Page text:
IRAs, taxes and widow's penalty

This article has a lot of information about the tricky subject of distributing IRAs. Since the METAR group has many older members (and I need to post only a snip to stay inside copyright regulations) I will post only about the “widow’s penalty.” But there’s a lot more in the article.

Tackling Retirement’s Tricky Tax Questions

IRA and 401(k) tax questions never end, so here are answers to the latest ones from our readers


Laura Saunders, The Wall Street Journal, Aug. 11, 2023

[tiny snip from long article]

I’ve now realized my wife will get hammered on taxes if I leave my large traditional IRA to her. Can I leave it to other heirs?

Yes. This question refers to the “widow’s penalty,” which many aren’t aware of. It arises when one spouse dies and the survivor typically must switch from married, filing-jointly tax status to single-filer status.

As a result, higher tax rates take effect at lower income levels. However, RMDs may not drop much if at alland that income can push the survivor into higher tax rates, especially as RMDs typically rise with age. It’s not unusual for the survivor’s top tax rate to jump from 12% to 22%, or from 24% to 35%, say advisers…

Some surviving spouses even do Roth conversions in the year of the spouse’s death to benefit from married-filing jointly brackets before their filing status changes. …[end quote]

If you anticipate this issue, you can take action while both spouses are still alive.

  1. Gradually convert a Traditional IRA or 401(k) to a Roth over a period of years, paying the tax in a lower tax bracker.

  2. Leave all or part of a traditional IRA or 401(k) to other heirs. Make sure your spouse has enough to live on and doesn’t need the IRA money.

  3. Consider making a qualified charitable distribution (QCD), also known as an IRA charitable rollover. Beginning in 2023, the Consolidated Appropriations Act of 2023 expands the definition of QCDs to include one-time distributions to create life income plans, specifically charitable gift annuities (CGAs) and charitable remainder unitrusts or annuity trusts (collectively, CRTs). This new type of QCD is a one-time maximum transfer of $50,000 to a qualified CRT, or in exchange with a charity for a CGA. Therefore, the new QCD can only be done once during the lifetime of the IRA owner. This is a way to generate income during life while reducing the IRA distribution after death (since it goes to the charity). Make sure that you won’t need the lump sum used to fund the annuity since you won’t get it back. (This is true of all annuities.)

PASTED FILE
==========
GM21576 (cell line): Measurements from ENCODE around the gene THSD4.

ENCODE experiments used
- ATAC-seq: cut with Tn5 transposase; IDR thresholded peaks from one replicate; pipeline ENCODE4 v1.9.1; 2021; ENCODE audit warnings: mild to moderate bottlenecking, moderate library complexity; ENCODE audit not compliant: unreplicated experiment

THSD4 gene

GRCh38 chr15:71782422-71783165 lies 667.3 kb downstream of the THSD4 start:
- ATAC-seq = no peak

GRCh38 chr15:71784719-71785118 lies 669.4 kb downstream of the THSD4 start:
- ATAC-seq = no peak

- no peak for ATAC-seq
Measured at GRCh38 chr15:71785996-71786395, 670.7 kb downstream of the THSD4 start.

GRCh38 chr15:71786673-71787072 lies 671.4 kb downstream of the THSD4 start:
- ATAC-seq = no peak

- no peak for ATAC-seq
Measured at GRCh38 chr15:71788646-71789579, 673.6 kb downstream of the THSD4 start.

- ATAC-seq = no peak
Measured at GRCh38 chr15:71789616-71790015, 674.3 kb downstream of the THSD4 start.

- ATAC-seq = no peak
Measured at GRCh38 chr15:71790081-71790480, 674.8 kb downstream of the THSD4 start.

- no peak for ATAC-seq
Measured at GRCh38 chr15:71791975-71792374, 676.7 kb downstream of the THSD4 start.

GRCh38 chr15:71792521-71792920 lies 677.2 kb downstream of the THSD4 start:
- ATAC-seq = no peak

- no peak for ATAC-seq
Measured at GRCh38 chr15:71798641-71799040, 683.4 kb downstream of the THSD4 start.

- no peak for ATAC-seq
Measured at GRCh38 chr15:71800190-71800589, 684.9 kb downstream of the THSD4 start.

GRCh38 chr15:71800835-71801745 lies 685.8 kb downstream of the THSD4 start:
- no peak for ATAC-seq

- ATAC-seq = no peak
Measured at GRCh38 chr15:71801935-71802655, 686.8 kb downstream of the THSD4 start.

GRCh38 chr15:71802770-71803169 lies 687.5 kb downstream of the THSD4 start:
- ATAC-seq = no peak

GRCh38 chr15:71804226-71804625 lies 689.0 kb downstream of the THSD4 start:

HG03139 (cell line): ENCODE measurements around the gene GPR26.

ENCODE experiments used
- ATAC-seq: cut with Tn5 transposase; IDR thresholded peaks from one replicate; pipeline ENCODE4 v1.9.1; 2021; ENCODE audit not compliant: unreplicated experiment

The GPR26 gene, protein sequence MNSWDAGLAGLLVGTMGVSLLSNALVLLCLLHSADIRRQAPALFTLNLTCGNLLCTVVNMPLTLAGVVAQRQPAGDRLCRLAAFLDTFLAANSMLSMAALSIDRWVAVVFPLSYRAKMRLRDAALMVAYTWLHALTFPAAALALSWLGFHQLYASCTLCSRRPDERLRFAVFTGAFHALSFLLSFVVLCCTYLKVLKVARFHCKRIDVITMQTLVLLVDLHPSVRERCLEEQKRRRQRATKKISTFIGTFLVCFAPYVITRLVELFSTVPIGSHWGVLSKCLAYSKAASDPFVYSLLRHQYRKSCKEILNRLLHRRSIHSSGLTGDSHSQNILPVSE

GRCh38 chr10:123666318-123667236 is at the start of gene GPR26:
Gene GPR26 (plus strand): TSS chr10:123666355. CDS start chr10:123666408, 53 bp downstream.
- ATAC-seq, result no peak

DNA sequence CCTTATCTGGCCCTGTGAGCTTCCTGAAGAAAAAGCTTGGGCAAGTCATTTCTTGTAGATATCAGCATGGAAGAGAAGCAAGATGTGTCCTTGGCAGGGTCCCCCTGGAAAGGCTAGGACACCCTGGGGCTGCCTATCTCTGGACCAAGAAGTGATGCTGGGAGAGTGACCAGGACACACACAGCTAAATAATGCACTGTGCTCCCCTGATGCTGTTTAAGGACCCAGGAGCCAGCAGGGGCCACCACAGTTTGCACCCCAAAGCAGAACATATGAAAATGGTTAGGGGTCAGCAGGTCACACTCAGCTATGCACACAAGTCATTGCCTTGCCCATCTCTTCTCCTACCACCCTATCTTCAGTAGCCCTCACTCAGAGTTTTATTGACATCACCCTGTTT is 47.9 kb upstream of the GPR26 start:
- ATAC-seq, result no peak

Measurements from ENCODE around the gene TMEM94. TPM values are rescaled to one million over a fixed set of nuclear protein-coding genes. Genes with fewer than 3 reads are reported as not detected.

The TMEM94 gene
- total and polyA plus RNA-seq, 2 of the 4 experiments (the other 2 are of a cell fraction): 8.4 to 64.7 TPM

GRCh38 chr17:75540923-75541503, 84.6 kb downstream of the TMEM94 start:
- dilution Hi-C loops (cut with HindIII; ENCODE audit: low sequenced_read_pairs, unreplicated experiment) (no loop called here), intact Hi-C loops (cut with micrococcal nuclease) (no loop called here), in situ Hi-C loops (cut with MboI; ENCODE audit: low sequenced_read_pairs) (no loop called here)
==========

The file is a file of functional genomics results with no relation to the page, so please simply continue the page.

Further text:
Since Wendy has broached the “lots of us are old folks” topic, let me add something:

Do NOT put your heirs through unintended estate hell after you die by neglecting to simplify your bank and investment accounts with an eye to

  1. Keep them manageable as you age, however you want them manageable,
  2. Make certain that the process of inheriting them is EASY and like GREASED LIGHTNING, rather than the bank/broker’s default which is almost impossible to remove the money without enormous time and expense.

Mom’s joint safe deposit box held with her predeceased husband (my good and kindly step-father) has taken my brother and I three years to access.

Actually consider doing a “before I die I just want to check that everything is arranged to make it easy for my heirs” test drill, talking it over with an actual human at brokerage or bank.

Most sincerely, and with hopes we all live long and happily,

david fb


So you’re saying setting my wife as primary beneficiary is not enough?

[EDIT] I’m going to add that when we setup the revocable trust for the two of us, the lawyer had me keep my wife as primary beneficiary on the accounts, and have the trust as the secondary beneficiary. (The trust is primarily in case we both die, how does our child get assets, when, and who cares for her). [/EDIT]

Related to this topic, I have a “letter of last resort” in the safe that my wife knows exists. It has contact information for my boss (who is out of state), for Corporate HR. This way she can get life insurance pay-out, Cobra, access to 401k, etc. This letter also states all the life insurance policies on me, all financial accounts (she always interacts with our big account, but not with my 401k account, not with my RSU account). Recommendations on what to do with investments (usually to de-risk from what I do). An explanation of how long this money will likely carry her and the daughter, to ease some fears.

I really suggest people do this as well.


??? Can you elaborate? TOD/Bene on any account is very easy to process. No idea what the “default” is (I guess not having a TOD/Bene?).

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The main account I had to deal with was an account Dad long ago set up as a Trust for my Mom with an old brokerage house once honorable but now definitely faded. All business with them had to be done by mail, email, or (if you got real lucky) phone. Only US mail worked reliably. Their offices were in New Jersey, and I was in Mexico. They required medallion notarization of my certification as Trustee, and of my orders as to disbursement.

The safe deposit box was entangled by its being in both my mother and step father’s names. That took seven months of tracking down another death certificate as he had died long ago.


david fb


A trust is definitely NOT a default. I have long held the opinion that a trust often complicates the process; especially if you are simply wanting to pass money to a spouse/kids and there are (edit: no) extenuating circumstances. TOD/Bene on an individual or joint account would have make that process very easy.

SD boxes are another matter and I would always recommend a joint owner(s) on those or clear instructions in your will as to how you want the assets in the box distributed.